a sermon on reorienting to upside down

Sixth Sunday after Pentecost
Texts: Genesis 25:19-34 | Romans 8:1-11 | Matthew 13:1-9, 18-23

This sermon is part of a summer preaching series on the book of Romans.

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Chicago Botanic Garden

Yesterday, Josh and I visited the Chicago Botanic Garden for the first time. I wouldn’t describe myself as much of a plant person, which I think is part of why I appreciate gardens like that so much. I love to cook with fresh herbs, so a few weeks ago I bought a little pot of dill at the grocery store; I couldn’t keep it alive for more than a few days. Then, our neighbor at our new apartment, with whom I had been hoping to build a relationship, asked me in one of our very first conversations if I would water her flowering plant that hangs on our shared porch while she was on vacation.  After a few days, the delicate pink and purple blooms seemed to be drying up one by one, and I didn’t know whether it was my fault, or just nature – I didn’t know whether to pick off the crispy flowers or leave them alone – Whether to give more water, or to stop giving so much water… It was a source of constant anxiety.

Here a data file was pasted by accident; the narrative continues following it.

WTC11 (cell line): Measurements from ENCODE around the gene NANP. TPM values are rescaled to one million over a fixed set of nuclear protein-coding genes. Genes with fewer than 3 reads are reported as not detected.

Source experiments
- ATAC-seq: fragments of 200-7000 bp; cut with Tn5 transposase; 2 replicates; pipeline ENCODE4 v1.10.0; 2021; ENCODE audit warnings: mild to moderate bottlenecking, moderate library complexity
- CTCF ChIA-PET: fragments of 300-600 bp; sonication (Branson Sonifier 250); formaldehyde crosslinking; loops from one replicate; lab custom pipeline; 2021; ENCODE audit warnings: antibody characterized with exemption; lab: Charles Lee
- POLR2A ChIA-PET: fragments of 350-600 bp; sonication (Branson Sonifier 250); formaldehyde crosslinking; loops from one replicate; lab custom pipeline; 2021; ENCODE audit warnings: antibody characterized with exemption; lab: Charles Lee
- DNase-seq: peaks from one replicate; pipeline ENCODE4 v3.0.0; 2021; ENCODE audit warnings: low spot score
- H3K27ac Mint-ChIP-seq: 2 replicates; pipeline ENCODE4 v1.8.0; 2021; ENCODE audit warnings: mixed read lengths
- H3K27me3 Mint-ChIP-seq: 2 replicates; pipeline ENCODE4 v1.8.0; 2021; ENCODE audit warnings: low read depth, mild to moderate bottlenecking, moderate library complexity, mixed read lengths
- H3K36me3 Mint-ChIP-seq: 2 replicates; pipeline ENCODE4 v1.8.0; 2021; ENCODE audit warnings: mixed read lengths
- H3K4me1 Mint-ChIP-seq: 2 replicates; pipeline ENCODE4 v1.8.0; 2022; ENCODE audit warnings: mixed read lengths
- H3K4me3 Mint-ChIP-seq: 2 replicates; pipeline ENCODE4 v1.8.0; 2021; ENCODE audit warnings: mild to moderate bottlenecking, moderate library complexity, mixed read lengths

So when I see beautifully lush rose gardens, delicate moss beds, or tediously pruned bonsai trees like we saw at the Botanic Garden yesterday, I am in awe and humble admiration of the skill, dedication, and artistry involved.

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Think about the horticulture staff at the Chicago Botanic Garden, the people responsible for making things grow. Think about their daily work: planning and planting, watering and tending, monitoring and testing. They’re thinking about soil type and acidity, amount of precipitation, elevation, exposure to sunlight. They’re taking into consideration invasive weeds, hungry pests, eager pollinators. They’re making sure each of the twenty-seven gardens is in pristine condition, throughout all four seasons, for the thousands of visitors that pass through each year.

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Now, imagine it’s time to plant. I imagine the moment of planting almost with the precision of surgery. The motion is something like this: a careful hole is dug; a seed, or maybe two, is gently placed in; the earth is replaced and precisely watered. And in the case of the Chicago Botanic Garden, a tiny little sign is placed next to the site, detailing the common and scientific name of the plant that is expected to grow there.